The question up for debate at the moment is really about labeling. Science seems to be bolstering the notion that modified foods do not pose a danger to our health. One long-time opponent of GMOs, Mark Lynas, has recently switched sides in the argument against their safety (as did Neil deGrasse Tyson), and is now advocating that we embrace them in order to stave off the looming cloud of hunger related to population growth. As both of these guys point out, the science backs the safety claim; not only that, if we're going to blast the climate-change deniers and the creationists for ignoring scientific evidence, we out not to base opposition to GMOs on unfounded skepticism.
For my part, I'm not particularly bothered by crops like Bt cotton--because we don't ingest it (and it's one of the most pesticide-dependent crops human beings grow, so that spraying chemicals significant harm both to the environment and to those who harvest it), but I'm also not so sanguine about our ability to ensure that food crops will never develop consequences down the line. The people who develop and test the modifications are, after all, human. And we can be utterly blind at times, unable to foresee potential outcomes. Two words: atomic bomb. Or maybe one: thalidomide. Or an acronym: DDT.
Simply labeling products so we can make choices doesn't seem like it should be such a big problem, but "folks" (corporations are people, after all) like Monsanto, Bayer, and Dow are afraid that labeling will imply lack of safety and discourage people from buying their RoundUp-ready products. Well, I already don't buy them for economic and ethical reasons; I don't like the fact that altered genes are escaping the plants they've been manipulated into the environment and generating unforeseen consequences (see this 2012 Mother Jones article). I don't buy milk with hormones in it because I identify too closely with those poor engorged cows I've seen in feedlot dairies.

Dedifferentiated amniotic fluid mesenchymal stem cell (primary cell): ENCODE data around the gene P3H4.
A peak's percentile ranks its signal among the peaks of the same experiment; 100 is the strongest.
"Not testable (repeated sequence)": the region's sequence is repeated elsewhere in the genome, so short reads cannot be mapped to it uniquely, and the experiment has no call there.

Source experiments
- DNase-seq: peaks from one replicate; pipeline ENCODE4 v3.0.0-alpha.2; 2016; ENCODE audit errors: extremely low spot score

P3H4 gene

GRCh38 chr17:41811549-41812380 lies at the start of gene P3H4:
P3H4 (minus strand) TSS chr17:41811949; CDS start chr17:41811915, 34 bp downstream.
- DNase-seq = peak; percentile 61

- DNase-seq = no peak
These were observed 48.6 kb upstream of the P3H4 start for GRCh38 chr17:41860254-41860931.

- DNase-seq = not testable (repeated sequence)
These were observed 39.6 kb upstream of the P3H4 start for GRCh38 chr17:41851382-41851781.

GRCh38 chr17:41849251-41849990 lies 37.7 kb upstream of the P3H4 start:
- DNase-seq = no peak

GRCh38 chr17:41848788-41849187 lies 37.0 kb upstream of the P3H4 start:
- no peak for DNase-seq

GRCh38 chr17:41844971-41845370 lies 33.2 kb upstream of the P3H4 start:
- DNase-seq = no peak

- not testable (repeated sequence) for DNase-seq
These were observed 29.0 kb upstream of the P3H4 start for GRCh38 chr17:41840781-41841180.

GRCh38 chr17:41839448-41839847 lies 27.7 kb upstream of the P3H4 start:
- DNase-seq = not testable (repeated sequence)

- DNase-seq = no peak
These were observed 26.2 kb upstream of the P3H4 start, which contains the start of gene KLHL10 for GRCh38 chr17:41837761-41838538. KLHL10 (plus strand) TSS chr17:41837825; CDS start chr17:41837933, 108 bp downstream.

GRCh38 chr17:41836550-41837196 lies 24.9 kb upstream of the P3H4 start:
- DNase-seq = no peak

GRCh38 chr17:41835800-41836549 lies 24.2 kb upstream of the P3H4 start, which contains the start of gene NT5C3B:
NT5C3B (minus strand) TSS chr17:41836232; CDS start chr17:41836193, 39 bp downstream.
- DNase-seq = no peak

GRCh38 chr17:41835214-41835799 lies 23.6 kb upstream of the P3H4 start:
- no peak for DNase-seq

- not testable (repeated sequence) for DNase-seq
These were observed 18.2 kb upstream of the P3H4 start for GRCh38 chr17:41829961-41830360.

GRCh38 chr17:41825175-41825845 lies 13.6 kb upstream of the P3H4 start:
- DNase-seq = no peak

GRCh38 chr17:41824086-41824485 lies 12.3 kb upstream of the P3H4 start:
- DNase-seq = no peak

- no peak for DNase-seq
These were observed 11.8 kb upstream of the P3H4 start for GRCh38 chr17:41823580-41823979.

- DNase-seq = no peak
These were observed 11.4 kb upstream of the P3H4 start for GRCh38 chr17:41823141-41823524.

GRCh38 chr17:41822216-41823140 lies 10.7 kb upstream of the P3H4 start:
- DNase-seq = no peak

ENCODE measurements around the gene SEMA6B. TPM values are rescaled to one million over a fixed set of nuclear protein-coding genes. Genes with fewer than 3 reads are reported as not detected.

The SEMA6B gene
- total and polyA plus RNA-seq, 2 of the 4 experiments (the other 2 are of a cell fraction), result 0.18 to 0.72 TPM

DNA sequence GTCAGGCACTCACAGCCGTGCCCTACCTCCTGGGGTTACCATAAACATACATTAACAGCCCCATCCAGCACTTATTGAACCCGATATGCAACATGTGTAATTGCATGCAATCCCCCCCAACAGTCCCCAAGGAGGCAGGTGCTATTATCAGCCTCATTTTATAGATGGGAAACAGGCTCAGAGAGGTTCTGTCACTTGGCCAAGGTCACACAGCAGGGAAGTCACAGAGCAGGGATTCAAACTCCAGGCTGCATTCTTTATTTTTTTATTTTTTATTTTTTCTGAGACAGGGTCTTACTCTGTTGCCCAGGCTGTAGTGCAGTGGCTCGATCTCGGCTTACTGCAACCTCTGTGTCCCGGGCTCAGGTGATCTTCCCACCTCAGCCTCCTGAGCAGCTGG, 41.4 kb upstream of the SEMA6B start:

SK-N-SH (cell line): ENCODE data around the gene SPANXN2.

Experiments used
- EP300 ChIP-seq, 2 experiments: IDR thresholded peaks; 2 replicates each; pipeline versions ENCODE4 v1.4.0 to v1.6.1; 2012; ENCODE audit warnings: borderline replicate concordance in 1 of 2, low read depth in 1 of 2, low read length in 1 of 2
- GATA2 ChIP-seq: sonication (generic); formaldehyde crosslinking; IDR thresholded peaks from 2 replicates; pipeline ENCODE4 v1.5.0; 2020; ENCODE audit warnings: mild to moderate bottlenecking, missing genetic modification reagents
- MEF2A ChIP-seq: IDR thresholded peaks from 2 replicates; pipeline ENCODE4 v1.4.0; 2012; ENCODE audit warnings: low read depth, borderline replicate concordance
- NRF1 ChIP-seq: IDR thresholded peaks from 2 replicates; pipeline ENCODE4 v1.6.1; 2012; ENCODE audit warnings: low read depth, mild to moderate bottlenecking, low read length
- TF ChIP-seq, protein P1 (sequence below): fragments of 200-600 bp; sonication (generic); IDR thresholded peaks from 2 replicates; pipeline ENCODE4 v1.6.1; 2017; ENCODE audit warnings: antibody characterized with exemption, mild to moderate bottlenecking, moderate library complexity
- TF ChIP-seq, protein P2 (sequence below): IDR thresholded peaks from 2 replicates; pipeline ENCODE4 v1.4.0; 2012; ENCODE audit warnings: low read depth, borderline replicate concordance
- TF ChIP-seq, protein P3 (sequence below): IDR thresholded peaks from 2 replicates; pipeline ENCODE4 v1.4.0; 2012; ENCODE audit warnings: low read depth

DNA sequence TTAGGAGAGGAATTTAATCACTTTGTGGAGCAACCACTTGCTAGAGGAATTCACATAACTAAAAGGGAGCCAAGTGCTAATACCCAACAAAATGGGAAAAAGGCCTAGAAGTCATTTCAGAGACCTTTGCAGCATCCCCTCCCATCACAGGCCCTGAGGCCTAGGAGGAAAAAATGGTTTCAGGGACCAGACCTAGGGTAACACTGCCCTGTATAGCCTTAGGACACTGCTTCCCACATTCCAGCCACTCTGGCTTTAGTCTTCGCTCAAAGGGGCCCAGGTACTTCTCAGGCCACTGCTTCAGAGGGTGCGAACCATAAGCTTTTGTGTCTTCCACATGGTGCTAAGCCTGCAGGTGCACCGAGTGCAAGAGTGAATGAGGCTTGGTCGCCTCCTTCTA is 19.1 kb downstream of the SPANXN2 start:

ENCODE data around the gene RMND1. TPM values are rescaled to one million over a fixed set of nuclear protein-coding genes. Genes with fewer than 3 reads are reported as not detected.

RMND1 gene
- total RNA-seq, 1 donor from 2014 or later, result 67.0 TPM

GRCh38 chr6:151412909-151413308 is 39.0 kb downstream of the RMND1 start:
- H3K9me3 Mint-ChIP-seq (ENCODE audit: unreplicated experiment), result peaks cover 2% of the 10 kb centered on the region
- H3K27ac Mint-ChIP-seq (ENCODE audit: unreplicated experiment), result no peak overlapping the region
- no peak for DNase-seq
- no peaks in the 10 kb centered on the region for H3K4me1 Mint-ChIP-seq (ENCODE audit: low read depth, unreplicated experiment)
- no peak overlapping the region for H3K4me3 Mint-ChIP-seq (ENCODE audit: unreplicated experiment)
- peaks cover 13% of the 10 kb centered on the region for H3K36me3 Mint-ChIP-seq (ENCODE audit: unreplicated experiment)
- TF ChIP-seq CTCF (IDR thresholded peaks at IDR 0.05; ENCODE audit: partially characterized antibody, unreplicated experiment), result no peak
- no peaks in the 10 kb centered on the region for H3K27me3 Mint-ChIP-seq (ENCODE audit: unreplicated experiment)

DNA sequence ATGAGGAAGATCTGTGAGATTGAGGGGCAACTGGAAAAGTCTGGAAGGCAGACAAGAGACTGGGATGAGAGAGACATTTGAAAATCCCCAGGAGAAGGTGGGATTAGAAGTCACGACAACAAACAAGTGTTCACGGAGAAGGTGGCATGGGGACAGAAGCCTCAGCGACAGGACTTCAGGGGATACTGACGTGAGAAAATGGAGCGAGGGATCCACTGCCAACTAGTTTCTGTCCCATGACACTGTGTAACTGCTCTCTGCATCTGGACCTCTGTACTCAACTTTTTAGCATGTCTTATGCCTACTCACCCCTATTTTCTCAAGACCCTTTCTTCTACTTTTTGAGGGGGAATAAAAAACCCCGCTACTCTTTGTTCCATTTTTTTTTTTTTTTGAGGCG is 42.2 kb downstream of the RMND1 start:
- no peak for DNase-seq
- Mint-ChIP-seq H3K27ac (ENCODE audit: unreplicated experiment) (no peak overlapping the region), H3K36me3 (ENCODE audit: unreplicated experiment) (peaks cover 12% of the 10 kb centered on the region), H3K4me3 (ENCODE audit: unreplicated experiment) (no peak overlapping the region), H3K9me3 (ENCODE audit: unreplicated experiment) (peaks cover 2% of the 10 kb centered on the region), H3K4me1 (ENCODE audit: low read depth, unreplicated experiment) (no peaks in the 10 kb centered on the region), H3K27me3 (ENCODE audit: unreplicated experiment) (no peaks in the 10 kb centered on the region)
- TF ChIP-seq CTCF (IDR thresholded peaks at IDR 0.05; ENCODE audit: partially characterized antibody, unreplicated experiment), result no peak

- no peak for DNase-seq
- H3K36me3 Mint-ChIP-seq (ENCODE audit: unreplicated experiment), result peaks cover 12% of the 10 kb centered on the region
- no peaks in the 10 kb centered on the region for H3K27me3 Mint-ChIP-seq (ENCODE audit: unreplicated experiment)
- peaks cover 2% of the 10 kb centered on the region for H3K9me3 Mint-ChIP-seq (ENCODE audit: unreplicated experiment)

In the end, though, it seems a bit luxurious to even be able to question our food sources, and to make choices at all because so many people in the world have to take what they get--some of which may be imposed upon them by the denizens of rich, still-imperialistic countries like our own. And while environmental consciousness seems to have risen here over time (as people become more aware of how what we do to the planet is hurting them), we don't seem to hold the same regard or concern when it comes to developing countries with resources we want to exploit. So any benefits GMO foods might produce may come with cultural and economic costs in other realms. And even with science currently able to proclaim the safety of genetic modifications, our track record isn't stellar when it comes to predicting future consequences.
Although humanfolk have been using artificial selection to manipulate crops since the beginning of agriculture (the very word implies manipulation), as Tyson points out, we're now messing with Mother Nature in ways that go far beyond simply mixing pollen from different species to increase the food supply. And even though some GMO crops (like golden rice) might well help keep some people in Asia from debilitating malnutrition, the encroachment of Big Agriculture, like Big Oil, and the like isn't exactly sustaining human cultural traditions. It sure as hell doesn't bode well for the preservation of the wild.
I'm just not at all sure that we're actually capable, as a species, of making particularly wise decisions about the future. Wilderness as an idea is still with us, but as an actual, existing phenomenon I'm pretty sure there will be little left in another fifty years.
Image credit: The Bardarbunga volcano erupting in Iceland on September 4, 2014. The coincidence of this eruption and the idea that volcanoes are one of the few truly wild, non human-affected natural phenomena in existence was too much to resist. The image originally came from the Wikipedia article on the volcano--where you can also learn how to pronounce it. Blogger didn't like the coding, so I couldn't post a link.